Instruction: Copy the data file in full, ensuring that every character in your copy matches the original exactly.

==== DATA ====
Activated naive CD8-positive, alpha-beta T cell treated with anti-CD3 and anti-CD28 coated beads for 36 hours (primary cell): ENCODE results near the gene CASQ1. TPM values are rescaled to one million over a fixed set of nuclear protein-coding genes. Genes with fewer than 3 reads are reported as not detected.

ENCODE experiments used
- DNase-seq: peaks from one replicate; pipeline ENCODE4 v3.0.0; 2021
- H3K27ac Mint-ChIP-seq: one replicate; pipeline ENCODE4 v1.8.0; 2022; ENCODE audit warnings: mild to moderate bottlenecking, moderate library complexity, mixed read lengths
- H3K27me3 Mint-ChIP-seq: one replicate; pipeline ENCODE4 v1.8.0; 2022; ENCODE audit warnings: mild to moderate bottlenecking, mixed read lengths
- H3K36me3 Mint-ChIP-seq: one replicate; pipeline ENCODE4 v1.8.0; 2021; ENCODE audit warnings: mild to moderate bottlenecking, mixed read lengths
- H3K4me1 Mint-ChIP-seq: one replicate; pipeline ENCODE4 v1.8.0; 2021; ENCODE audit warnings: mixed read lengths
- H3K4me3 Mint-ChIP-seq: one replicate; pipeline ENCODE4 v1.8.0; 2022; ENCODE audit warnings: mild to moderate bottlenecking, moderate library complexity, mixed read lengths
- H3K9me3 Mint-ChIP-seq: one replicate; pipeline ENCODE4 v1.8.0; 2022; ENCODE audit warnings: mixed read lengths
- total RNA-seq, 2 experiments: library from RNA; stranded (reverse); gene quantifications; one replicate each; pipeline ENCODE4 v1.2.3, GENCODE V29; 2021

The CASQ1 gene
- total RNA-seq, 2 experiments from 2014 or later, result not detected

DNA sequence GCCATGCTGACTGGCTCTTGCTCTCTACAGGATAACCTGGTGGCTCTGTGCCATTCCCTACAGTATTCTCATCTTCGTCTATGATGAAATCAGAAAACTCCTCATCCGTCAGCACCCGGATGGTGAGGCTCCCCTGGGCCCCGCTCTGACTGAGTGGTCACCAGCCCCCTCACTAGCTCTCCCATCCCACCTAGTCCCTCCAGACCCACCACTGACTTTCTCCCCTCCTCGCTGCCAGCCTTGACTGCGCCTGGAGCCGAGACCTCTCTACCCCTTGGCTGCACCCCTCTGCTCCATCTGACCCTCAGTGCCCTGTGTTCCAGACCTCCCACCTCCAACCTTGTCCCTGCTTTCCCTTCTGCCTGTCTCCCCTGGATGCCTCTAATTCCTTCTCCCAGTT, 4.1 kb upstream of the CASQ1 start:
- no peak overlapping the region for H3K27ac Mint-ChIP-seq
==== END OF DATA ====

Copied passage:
Activated naive CD8-positive, alpha-beta T cell treated with anti-CD3 and anti-CD28 coated beads for 36 hours (primary cell): ENCODE results near the gene CASQ1. TPM values are rescaled to one million over a fixed set of nuclear protein-coding genes. Genes with fewer than 3 reads are reported as not detected.

ENCODE experiments used
- DNase-seq: peaks from one replicate; pipeline ENCODE4 v3.0.0; 2021
- H3K27ac Mint-ChIP-seq: one replicate; pipeline ENCODE4 v1.8.0; 2022; ENCODE audit warnings: mild to moderate bottlenecking, moderate library complexity, mixed read lengths
- H3K27me3 Mint-ChIP-seq: one replicate; pipeline ENCODE4 v1.8.0; 2022; ENCODE audit warnings: mild to moderate bottlenecking, mixed read lengths
- H3K36me3 Mint-ChIP-seq: one replicate; pipeline ENCODE4 v1.8.0; 2021; ENCODE audit warnings: mild to moderate bottlenecking, mixed read lengths
- H3K4me1 Mint-ChIP-seq: one replicate; pipeline ENCODE4 v1.8.0; 2021; ENCODE audit warnings: mixed read lengths
- H3K4me3 Mint-ChIP-seq: one replicate; pipeline ENCODE4 v1.8.0; 2022; ENCODE audit warnings: mild to moderate bottlenecking, moderate library complexity, mixed read lengths
- H3K9me3 Mint-ChIP-seq: one replicate; pipeline ENCODE4 v1.8.0; 2022; ENCODE audit warnings: mixed read lengths
- total RNA-seq, 2 experiments: library from RNA; stranded (reverse); gene quantifications; one replicate each; pipeline ENCODE4 v1.2.3, GENCODE V29; 2021

The CASQ1 gene
- total RNA-seq, 2 experiments from 2014 or later, result not detected

DNA sequence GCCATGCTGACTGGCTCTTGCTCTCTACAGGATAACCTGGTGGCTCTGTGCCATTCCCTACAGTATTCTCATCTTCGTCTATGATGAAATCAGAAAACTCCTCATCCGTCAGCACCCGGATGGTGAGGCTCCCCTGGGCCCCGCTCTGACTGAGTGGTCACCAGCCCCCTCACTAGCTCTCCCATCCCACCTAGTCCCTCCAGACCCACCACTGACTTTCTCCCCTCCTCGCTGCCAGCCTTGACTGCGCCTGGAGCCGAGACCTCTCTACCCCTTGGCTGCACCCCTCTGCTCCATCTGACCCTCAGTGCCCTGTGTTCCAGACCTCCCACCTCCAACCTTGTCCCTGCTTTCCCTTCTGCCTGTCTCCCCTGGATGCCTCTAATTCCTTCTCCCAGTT, 4.1 kb upstream of the CASQ1 start:
- no peak overlapping the region for H3K27ac Mint-ChIP-seq